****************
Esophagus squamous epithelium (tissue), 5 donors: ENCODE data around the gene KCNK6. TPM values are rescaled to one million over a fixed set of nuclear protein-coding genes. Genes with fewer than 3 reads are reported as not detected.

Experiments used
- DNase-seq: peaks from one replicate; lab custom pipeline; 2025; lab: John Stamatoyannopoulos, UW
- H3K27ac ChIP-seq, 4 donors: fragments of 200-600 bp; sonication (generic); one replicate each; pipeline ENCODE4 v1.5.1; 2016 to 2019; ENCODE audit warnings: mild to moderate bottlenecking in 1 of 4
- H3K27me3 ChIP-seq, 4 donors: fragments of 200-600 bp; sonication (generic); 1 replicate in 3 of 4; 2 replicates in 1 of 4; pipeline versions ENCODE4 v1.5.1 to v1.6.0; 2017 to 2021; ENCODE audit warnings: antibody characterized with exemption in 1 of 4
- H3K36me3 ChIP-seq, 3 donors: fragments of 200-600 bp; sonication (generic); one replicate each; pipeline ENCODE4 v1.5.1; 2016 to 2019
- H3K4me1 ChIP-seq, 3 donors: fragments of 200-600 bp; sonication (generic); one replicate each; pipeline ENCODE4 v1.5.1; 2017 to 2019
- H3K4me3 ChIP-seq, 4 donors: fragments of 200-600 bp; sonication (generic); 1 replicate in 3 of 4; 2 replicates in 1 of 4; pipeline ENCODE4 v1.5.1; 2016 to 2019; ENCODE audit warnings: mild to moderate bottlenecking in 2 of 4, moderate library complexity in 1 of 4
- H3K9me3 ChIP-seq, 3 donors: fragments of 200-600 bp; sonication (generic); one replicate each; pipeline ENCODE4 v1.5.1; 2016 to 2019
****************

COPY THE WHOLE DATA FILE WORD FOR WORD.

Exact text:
Esophagus squamous epithelium (tissue), 5 donors: ENCODE data around the gene KCNK6. TPM values are rescaled to one million over a fixed set of nuclear protein-coding genes. Genes with fewer than 3 reads are reported as not detected.

Experiments used
- DNase-seq: peaks from one replicate; lab custom pipeline; 2025; lab: John Stamatoyannopoulos, UW
- H3K27ac ChIP-seq, 4 donors: fragments of 200-600 bp; sonication (generic); one replicate each; pipeline ENCODE4 v1.5.1; 2016 to 2019; ENCODE audit warnings: mild to moderate bottlenecking in 1 of 4
- H3K27me3 ChIP-seq, 4 donors: fragments of 200-600 bp; sonication (generic); 1 replicate in 3 of 4; 2 replicates in 1 of 4; pipeline versions ENCODE4 v1.5.1 to v1.6.0; 2017 to 2021; ENCODE audit warnings: antibody characterized with exemption in 1 of 4
- H3K36me3 ChIP-seq, 3 donors: fragments of 200-600 bp; sonication (generic); one replicate each; pipeline ENCODE4 v1.5.1; 2016 to 2019
- H3K4me1 ChIP-seq, 3 donors: fragments of 200-600 bp; sonication (generic); one replicate each; pipeline ENCODE4 v1.5.1; 2017 to 2019
- H3K4me3 ChIP-seq, 4 donors: fragments of 200-600 bp; sonication (generic); 1 replicate in 3 of 4; 2 replicates in 1 of 4; pipeline ENCODE4 v1.5.1; 2016 to 2019; ENCODE audit warnings: mild to moderate bottlenecking in 2 of 4, moderate library complexity in 1 of 4
- H3K9me3 ChIP-seq, 3 donors: fragments of 200-600 bp; sonication (generic); one replicate each; pipeline ENCODE4 v1.5.1; 2016 to 2019